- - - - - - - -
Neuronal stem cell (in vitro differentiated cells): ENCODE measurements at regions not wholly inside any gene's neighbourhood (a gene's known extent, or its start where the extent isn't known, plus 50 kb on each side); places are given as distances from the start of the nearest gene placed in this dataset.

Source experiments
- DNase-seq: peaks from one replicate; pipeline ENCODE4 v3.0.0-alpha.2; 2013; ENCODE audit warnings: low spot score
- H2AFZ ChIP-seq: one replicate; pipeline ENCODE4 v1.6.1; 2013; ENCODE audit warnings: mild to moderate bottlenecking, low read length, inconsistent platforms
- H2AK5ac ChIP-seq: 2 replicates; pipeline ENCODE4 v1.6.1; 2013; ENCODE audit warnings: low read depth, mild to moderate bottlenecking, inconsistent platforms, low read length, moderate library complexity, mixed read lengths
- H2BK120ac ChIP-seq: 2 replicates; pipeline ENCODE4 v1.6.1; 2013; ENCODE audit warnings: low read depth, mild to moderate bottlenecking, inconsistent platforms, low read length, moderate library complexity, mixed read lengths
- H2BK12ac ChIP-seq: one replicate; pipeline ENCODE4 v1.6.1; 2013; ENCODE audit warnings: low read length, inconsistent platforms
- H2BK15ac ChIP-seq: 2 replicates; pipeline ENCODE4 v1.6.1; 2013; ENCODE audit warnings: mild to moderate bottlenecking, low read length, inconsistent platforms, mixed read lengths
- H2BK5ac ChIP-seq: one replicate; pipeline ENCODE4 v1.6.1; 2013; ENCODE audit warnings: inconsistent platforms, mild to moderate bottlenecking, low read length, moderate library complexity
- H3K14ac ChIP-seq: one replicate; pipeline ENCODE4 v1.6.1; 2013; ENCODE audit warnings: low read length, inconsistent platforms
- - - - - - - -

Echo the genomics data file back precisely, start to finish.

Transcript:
Neuronal stem cell (in vitro differentiated cells): ENCODE measurements at regions not wholly inside any gene's neighbourhood (a gene's known extent, or its start where the extent isn't known, plus 50 kb on each side); places are given as distances from the start of the nearest gene placed in this dataset.

Source experiments
- DNase-seq: peaks from one replicate; pipeline ENCODE4 v3.0.0-alpha.2; 2013; ENCODE audit warnings: low spot score
- H2AFZ ChIP-seq: one replicate; pipeline ENCODE4 v1.6.1; 2013; ENCODE audit warnings: mild to moderate bottlenecking, low read length, inconsistent platforms
- H2AK5ac ChIP-seq: 2 replicates; pipeline ENCODE4 v1.6.1; 2013; ENCODE audit warnings: low read depth, mild to moderate bottlenecking, inconsistent platforms, low read length, moderate library complexity, mixed read lengths
- H2BK120ac ChIP-seq: 2 replicates; pipeline ENCODE4 v1.6.1; 2013; ENCODE audit warnings: low read depth, mild to moderate bottlenecking, inconsistent platforms, low read length, moderate library complexity, mixed read lengths
- H2BK12ac ChIP-seq: one replicate; pipeline ENCODE4 v1.6.1; 2013; ENCODE audit warnings: low read length, inconsistent platforms
- H2BK15ac ChIP-seq: 2 replicates; pipeline ENCODE4 v1.6.1; 2013; ENCODE audit warnings: mild to moderate bottlenecking, low read length, inconsistent platforms, mixed read lengths
- H2BK5ac ChIP-seq: one replicate; pipeline ENCODE4 v1.6.1; 2013; ENCODE audit warnings: inconsistent platforms, mild to moderate bottlenecking, low read length, moderate library complexity
- H3K14ac ChIP-seq: one replicate; pipeline ENCODE4 v1.6.1; 2013; ENCODE audit warnings: low read length, inconsistent platforms